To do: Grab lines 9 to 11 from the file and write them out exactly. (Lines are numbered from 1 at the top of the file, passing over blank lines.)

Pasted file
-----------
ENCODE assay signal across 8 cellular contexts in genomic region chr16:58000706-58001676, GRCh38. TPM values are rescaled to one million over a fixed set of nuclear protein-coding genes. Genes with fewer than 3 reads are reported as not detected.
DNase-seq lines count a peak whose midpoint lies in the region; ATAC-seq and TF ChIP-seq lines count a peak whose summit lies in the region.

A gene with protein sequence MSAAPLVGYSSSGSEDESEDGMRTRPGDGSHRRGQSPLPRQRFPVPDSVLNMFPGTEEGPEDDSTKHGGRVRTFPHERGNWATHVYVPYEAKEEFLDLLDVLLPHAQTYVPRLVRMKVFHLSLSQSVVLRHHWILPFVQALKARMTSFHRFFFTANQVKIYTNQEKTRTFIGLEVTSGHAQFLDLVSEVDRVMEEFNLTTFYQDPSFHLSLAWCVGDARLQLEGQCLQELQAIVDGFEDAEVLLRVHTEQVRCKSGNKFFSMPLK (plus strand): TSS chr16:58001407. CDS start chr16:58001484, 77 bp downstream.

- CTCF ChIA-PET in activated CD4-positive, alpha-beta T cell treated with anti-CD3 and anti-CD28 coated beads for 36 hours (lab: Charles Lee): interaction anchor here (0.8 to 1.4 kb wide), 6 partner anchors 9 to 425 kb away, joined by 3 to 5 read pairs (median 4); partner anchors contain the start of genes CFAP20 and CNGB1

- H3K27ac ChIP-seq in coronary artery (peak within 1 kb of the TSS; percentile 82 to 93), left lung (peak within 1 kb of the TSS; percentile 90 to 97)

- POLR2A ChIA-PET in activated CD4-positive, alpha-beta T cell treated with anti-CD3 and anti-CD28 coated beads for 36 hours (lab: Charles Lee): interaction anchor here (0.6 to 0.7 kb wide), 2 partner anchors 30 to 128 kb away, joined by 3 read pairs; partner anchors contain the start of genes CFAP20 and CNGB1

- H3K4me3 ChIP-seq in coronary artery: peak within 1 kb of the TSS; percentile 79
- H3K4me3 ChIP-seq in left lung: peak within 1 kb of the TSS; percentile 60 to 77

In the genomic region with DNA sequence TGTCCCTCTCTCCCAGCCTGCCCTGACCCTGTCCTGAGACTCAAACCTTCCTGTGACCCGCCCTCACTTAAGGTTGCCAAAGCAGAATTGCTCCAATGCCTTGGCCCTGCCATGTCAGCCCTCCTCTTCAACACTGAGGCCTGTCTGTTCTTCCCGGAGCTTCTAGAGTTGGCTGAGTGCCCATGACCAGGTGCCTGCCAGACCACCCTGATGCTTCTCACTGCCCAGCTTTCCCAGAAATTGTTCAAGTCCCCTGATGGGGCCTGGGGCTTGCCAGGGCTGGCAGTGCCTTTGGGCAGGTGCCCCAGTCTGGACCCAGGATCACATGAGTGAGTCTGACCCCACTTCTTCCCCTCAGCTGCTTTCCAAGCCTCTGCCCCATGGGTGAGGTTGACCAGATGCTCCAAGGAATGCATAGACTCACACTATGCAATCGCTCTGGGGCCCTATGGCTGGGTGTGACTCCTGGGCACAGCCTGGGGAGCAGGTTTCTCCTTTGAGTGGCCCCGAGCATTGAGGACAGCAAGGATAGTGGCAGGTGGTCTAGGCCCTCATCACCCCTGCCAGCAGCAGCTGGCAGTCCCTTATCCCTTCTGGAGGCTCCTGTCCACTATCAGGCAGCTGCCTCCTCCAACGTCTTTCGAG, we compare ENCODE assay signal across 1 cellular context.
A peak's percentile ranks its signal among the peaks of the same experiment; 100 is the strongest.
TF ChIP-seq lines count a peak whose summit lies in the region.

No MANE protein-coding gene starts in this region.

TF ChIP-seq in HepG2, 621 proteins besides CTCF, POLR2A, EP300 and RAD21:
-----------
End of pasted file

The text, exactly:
In the genomic region with DNA sequence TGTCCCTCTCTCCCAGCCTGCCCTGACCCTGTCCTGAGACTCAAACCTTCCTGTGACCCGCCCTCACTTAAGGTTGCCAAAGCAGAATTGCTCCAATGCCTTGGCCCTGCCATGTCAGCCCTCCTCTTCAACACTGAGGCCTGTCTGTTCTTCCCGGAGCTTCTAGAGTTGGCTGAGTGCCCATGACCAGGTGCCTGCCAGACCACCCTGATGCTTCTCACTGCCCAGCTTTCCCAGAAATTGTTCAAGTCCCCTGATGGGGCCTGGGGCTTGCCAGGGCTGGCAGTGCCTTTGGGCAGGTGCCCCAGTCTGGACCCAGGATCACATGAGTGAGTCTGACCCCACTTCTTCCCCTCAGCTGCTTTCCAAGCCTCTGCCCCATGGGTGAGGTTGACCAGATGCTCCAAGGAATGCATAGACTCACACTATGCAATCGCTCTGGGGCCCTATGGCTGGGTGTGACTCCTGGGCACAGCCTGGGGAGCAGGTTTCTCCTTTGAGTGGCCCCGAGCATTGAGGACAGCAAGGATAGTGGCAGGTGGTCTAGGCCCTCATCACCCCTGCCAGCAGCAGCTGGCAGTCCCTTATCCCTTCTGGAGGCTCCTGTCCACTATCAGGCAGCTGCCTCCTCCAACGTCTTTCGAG, we compare ENCODE assay signal across 1 cellular context.
A peak's percentile ranks its signal among the peaks of the same experiment; 100 is the strongest.
TF ChIP-seq lines count a peak whose summit lies in the region.